Monday, May 11, 2009

The Challenge of Science

During the first week in March the Vatican hosted a five day conference of theologians, philosophers and scientists to acknowledge the 150th anniversary of the publication of Charles Darwin’s Origin of the Species. (Did you know that Charles Darwin was a member of the Church of England, and that he considered becoming a priest before he got interested in science?) The conference general focus was to affirm that there can be no real conflict between religion and science. Ditto. No one has to choose between science and faith. How much science is there in the Bible? None. To look for science in the Bible is like looking for the recipe for melanzana alla parmigiana in a book on architecture. A book on architecture is not a cook book. The Bible is not a science book. It is a book of faith---a book that tells us about the faith experience of people through the ages and invites us to share their experience.

The early Fathers of the Church were saying this centuries ago, even the “all-time greats” like Augustine. Origen, the third century theologian, wrote that to take the story of creation in the Bible literally would be “absurd”. He questioned how there could be light and dark before the sun and the moon and the stars were created; how there could be plants without the sun; how could it be that God took a daily stroll in the Garden of Eden, or that God on one of his strolls could not find Adam and Eve, when they had hid themselves.

The challenge to religion from science and technology is not going to get any less challenging. It is going to get more challenging Our young people especially need to understand the complementary relationship between religion and science. Should evolution be taught in our schools? Of course, it should be taught. Evolution is the core component of human knowledge. Indeed, evolution is the key to understanding what being human means, and even what it means to be Christian. Should creationism be taught in schools? Not as part of science courses, but it could be included in a humanities course.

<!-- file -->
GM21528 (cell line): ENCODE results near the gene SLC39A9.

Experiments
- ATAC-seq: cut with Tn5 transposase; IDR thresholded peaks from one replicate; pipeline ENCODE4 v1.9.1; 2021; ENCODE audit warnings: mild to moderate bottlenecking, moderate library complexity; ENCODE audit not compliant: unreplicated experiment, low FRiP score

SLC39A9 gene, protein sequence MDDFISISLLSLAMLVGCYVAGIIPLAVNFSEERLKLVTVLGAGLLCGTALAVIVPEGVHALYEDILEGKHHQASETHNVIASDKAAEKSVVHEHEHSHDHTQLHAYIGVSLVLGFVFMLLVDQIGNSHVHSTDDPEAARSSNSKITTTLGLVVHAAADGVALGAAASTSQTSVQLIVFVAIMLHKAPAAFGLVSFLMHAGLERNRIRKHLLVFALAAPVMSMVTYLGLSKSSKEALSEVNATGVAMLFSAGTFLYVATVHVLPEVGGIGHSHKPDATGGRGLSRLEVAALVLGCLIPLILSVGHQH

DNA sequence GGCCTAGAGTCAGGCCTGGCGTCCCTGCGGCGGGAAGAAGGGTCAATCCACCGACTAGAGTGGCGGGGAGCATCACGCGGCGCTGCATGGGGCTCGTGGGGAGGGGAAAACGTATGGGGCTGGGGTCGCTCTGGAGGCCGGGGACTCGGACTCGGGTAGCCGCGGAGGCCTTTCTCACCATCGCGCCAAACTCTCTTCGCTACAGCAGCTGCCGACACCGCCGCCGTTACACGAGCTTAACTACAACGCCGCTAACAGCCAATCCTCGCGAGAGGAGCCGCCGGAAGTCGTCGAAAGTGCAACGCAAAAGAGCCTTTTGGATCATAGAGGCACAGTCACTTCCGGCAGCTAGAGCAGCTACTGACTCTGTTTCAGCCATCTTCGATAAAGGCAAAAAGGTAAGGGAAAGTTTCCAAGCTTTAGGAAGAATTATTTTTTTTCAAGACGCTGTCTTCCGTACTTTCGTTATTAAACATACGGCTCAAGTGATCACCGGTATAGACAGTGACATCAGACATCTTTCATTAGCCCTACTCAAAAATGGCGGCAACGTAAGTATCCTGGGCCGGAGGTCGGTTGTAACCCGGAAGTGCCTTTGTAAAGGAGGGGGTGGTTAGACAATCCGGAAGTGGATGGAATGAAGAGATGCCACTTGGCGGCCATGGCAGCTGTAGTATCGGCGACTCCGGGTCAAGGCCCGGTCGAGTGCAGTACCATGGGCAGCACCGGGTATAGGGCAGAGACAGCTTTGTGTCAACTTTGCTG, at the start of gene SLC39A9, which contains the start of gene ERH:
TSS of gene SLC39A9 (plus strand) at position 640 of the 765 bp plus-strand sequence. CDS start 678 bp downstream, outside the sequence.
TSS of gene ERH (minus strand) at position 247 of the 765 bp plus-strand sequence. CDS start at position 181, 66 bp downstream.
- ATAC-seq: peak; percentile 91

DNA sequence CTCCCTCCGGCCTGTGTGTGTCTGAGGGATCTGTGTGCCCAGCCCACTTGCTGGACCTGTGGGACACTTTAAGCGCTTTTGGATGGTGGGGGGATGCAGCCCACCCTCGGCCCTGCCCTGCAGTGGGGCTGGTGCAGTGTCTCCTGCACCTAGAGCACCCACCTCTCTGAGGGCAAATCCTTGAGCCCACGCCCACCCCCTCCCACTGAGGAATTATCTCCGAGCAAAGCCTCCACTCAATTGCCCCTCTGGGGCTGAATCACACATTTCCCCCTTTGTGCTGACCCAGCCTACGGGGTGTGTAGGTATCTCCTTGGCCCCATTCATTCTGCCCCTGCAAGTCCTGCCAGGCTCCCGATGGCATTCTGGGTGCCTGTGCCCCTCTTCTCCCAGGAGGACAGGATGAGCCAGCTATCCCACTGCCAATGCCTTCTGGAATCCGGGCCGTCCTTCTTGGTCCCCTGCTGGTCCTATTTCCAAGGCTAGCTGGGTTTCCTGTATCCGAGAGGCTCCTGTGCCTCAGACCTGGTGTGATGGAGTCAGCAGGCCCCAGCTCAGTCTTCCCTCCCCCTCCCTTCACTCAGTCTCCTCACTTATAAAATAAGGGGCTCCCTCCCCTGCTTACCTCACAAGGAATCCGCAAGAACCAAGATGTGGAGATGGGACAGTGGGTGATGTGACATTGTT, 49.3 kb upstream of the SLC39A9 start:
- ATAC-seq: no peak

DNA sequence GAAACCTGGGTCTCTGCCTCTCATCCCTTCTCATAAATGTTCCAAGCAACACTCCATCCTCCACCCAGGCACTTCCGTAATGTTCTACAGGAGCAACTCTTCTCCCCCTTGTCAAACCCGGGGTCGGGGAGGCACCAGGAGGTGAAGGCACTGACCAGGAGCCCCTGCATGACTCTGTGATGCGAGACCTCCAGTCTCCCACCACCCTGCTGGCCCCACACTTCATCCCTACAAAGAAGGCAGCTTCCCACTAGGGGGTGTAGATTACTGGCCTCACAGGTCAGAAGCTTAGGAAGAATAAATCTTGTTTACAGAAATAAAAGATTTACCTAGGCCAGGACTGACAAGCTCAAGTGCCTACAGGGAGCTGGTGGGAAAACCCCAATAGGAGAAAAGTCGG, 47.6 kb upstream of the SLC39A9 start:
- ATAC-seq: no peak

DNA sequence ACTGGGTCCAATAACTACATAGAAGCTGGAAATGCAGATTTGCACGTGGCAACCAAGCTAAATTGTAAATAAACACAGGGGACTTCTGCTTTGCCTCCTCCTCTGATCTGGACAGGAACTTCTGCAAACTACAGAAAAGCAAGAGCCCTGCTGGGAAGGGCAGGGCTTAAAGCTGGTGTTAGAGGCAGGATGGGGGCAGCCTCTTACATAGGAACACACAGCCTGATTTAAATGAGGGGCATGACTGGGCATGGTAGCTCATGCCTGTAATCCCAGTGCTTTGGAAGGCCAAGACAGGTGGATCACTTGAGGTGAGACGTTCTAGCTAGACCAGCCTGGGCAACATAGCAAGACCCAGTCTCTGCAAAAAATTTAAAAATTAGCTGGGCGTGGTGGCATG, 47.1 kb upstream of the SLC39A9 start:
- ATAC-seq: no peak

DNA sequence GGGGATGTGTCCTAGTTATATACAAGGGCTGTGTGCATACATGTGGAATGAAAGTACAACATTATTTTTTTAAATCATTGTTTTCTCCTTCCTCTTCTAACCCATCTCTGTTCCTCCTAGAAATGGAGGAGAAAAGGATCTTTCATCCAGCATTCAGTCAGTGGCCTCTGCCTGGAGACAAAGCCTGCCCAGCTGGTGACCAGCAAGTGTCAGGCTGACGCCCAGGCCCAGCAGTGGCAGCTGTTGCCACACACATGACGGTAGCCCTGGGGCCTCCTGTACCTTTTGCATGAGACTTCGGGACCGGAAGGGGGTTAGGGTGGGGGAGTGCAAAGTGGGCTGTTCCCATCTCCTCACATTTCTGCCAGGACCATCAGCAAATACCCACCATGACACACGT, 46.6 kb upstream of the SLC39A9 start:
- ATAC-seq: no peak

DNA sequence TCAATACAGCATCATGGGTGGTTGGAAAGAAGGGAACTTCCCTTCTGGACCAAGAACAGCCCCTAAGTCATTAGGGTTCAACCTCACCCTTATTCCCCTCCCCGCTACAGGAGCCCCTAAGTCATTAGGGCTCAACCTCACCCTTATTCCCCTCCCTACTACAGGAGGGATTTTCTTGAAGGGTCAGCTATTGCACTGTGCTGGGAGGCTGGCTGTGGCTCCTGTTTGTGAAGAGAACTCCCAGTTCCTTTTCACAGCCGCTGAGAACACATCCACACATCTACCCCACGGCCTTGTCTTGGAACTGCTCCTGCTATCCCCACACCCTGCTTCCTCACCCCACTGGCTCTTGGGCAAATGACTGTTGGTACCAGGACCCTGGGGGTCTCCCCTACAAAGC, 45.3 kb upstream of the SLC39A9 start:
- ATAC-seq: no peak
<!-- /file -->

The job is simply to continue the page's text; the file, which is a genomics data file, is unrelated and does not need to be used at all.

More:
When we reflect on all this more deeply, the implications of evolution on our Christian faith is a lot more fundamental than the issue of how things came to be. Evolution requires us to be more open about the traditional teachings of the Church, starting with the very meaning of Redemption. Question? Are our clergy and spiritual leaders prepared to re-conceive and re-define and re-direct the teachings of the Church in view of the ongoing challenge from science and technology?

People of faith should celebrate the challenge of science and technology. We should celebrate what religion and science together contribute to our understanding of God’s creation, and particularly this earth, our island home. Those who fear this challenge, or fear the advancement of human knowledge, limit their faith to a God way too small. We believe that God reveals himself in Jesus the Christ, in Sacred Scripture and in the Breaking of the Bread. We should celebrate that God also reveals himself in his creation “The heavens declare the glory of God and the firmament reveals his handiwork.” (Psalm 19) We should celebrate religion and science together in a God-proclaimed cosmic enterprise. We should celebrate that the more we understand about God’s creation, its expanse, its power, its mysteries, the more we can come to know, or at least glimpse, the awesome glory of God from whom it all comes.

(Rev.) Russell G. Ruffino, S.T.L., Ph.D.

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